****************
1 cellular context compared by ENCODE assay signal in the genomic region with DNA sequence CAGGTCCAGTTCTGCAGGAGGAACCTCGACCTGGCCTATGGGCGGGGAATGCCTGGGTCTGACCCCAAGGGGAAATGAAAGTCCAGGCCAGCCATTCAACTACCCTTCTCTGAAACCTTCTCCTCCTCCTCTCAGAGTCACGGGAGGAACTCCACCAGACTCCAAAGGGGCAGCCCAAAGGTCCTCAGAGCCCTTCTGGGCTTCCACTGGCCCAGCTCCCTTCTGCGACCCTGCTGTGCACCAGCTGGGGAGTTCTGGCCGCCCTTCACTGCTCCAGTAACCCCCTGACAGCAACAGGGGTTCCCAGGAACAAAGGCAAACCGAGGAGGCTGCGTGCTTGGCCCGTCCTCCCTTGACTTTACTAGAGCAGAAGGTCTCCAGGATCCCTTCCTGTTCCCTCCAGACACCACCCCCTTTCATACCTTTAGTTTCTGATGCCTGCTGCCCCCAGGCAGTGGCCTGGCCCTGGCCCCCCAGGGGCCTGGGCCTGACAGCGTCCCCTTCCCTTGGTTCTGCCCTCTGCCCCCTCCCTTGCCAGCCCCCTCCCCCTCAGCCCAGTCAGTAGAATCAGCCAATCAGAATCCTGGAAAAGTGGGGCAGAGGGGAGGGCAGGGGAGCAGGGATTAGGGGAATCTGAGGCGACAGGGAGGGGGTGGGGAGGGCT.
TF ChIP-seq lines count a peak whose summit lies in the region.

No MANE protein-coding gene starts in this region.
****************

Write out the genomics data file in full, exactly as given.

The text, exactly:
1 cellular context compared by ENCODE assay signal in the genomic region with DNA sequence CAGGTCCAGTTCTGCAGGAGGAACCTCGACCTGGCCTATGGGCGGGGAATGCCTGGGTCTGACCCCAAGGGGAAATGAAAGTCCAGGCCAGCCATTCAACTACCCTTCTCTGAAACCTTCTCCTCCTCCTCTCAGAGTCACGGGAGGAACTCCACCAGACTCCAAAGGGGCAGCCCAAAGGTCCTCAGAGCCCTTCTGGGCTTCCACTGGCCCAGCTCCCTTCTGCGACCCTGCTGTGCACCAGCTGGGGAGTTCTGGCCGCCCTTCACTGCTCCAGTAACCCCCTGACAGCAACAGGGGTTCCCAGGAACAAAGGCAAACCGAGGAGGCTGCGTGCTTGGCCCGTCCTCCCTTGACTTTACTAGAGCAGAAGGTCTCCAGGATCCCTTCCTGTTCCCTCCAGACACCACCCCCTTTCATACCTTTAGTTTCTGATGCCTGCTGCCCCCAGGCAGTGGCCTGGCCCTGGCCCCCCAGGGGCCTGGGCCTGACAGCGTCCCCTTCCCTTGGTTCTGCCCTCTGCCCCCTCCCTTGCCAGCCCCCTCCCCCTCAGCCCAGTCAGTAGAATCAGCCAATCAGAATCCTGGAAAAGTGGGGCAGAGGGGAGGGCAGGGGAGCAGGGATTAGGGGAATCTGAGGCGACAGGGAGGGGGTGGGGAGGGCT.
TF ChIP-seq lines count a peak whose summit lies in the region.

No MANE protein-coding gene starts in this region.